• I have my "going home list" on a clipboard. When the office sends down a note of a child's change of venue, I immediately stick it to the clipboard so that I can pull a car, foot or bus out of one line and put them into another.
  • These name tags are also for their protection. Often times little ones get lost in our big building as they are dropped off out front.
  • All staff members know to watch out for Mrs. Henderson's big purple tags because they are Y5's. 
  • My September tags not only have the child's name on them, but they have the address of where the bus will be dropping them off, their bus number and their teacher's name.
  • The Y5's and the Kindergarten teachers all have this kind of info. Each one of us has a different color, so we can tell at a glance who belongs to whom, and who should be in what class.
  • This is very much appreciated by office staff, cafeteria people, and especially the bus drivers who have caught a few "oops!" before they have driven
  • I laminate these tags and slip them into a plastic sleeve that has a metal clip on them. That way if the child gets water down the sleeve, the tag inside will still be protected.
  • In the past I have simply laminated the construction paper and put double reinforcement holes on the front and back and used safety pins. These worked fairly well, but they were pretty dog-eared after 2 weeks.
  • I send a note home to parents to please wear the tags daily and to take them off as soon as the child gets home and attach it to their backpack. That way, if they forget to put it back on in the morning, at least I will have access to it.
  • Anyone wearing their name tag the next day of school gets a sticker on the back.
  • I do this because my students LOVE stickers and it gives them a little incentive to help them remind their parents to remember to put their name tag on. This is a great way to teach responsibility.
  • I always laminate 10 extra  blank ones to use when children do forget. 
  • I feel wearing name tags also builds a child's self-esteem and makes them feel special. All kinds of staff members greet these children throughout the day:  "Hi Kelli!" They are little people. They have no idea that these adults are reading a name tag. They think everyone knows them! That makes them feel wonderful!
  • My children don't stay with me all day. They have exploratory with other teachers. Those teachers have over 200 children. They don't have seating charts to depend on. Name tags are important for discipline, behavior modification, and building rapport with students they only have once a week.
  • Young children tend to speak in whisper-soft voices when asked their name by cafeteria staff. This makes for a long line of impatient hungry children. Seeing a name tag and hearing a name helps the line move right along.
  • kid_2After the two weeks,  I switch to a foam name tag.
  • Hobby Lobby and Michaels Craft Stores are two of my favorite places for crafts. The Dollar Tree store has also started to carry some craft supplies and ours has packs of small foam.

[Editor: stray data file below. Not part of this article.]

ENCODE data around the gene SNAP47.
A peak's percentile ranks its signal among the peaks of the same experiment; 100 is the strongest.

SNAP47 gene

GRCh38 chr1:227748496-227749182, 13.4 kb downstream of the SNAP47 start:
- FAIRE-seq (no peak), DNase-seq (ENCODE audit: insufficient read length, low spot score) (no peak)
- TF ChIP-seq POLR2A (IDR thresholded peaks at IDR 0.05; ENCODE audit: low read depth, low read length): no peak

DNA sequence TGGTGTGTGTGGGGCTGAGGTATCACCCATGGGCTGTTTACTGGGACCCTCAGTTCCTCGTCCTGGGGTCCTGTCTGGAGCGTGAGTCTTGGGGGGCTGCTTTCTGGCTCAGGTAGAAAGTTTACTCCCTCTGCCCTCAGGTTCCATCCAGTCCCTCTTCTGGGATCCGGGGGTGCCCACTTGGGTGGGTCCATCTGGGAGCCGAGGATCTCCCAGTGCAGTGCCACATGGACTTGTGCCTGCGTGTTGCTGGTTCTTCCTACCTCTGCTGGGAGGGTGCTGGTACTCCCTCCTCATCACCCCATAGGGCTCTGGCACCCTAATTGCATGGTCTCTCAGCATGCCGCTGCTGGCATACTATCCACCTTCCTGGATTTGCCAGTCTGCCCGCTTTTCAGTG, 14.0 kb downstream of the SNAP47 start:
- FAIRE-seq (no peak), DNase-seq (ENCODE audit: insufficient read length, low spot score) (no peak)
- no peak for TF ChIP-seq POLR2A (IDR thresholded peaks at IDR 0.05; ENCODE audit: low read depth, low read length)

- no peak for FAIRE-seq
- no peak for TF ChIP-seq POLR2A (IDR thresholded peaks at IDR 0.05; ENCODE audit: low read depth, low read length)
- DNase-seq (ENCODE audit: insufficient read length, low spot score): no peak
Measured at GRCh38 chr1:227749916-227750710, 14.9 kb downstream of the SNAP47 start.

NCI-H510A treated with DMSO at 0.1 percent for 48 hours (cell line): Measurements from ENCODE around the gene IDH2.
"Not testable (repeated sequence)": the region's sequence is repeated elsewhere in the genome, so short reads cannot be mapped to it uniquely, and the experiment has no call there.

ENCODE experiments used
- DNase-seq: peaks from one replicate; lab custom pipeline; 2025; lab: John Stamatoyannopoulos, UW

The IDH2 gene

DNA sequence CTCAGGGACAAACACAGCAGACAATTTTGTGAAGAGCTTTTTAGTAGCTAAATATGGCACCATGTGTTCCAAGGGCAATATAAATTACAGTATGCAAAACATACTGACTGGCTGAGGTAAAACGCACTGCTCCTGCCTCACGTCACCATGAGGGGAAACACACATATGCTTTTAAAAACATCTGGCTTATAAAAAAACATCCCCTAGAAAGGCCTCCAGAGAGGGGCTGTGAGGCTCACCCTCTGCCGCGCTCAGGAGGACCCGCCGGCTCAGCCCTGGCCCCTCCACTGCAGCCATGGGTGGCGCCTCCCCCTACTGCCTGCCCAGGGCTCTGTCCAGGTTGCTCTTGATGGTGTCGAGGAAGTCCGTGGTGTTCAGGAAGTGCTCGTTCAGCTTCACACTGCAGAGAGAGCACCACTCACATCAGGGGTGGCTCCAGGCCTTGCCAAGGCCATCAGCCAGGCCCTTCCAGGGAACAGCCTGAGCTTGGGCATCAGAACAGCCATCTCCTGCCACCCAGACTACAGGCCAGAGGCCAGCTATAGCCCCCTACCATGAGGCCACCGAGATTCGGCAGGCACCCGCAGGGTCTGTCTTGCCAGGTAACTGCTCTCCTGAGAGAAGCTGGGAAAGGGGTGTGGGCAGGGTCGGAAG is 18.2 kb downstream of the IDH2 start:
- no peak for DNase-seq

• Cut an index-size piece of foam in 1/2
  • Snip the sides off so that it looks like a tag.
  • Punch a hole in the middle of one end.
  • Make sure that you are as far in as the hole punch allows. Children pull on name tags and this will keep it from ripping from the safety pin.
  • Put double reinforcent holes on both sides. 
  • Buy a bag of self-stick die-cut shapes.
  • I buy stars and tell my students that they are all shining stars that have star power, and that as their teacher I'm going to help them shine their brightest. 
  • Peel and stick the star on the right end of the tag.
  • Write names in permanent black marker.
  • Attach  a safety pin.
  • Attaching name tags is also a great fine motor skill. 
  • My students put these tags on in the morning and wear them to special, then to lunch and then they take them off.
  • I also give them a little star certificate.  I have them write their name on it then cut it out.  Click on the star to make some for your students.
  •  Simply run them off on yellow construction paper.  I did not make up the little verse,  I found it online a few years ago. Little Giraffes also does this poem.
  • I make it a point to learn my students' names by the end of the 1st day of school
  • On library day I have them put their name tags on again so the librarian feels more comfortable reading to my little ones.
  • Things get crazy in my world, so I tell the children to help remind me to take name tags off. The first one who does that gets a Smartie Coin, sticker, M&M, or Skittle; their choice. Or I may give the little basket I keep the tags in, to the Helper of The Day.
  • It's amazing how children remember things when you ask them, and it helps teach responsibility,and  build self- esteem as they enjoy the praise later.
  • I make an extra set of tags and keep them in a baggie in my substitute folder.
  • My foam tags last all year.
  • I put my students' names on borders for their birthday crowns. They LOVE them, and seem to keep these on all day. They are easily seen, and don't get wet.
  • I'm toying with the idea of making laminated crowns for name tags some year. I'm not sure if tossing them in a basket every day would damage them tho'.
  • Any thoughts? What does everyone else do? apples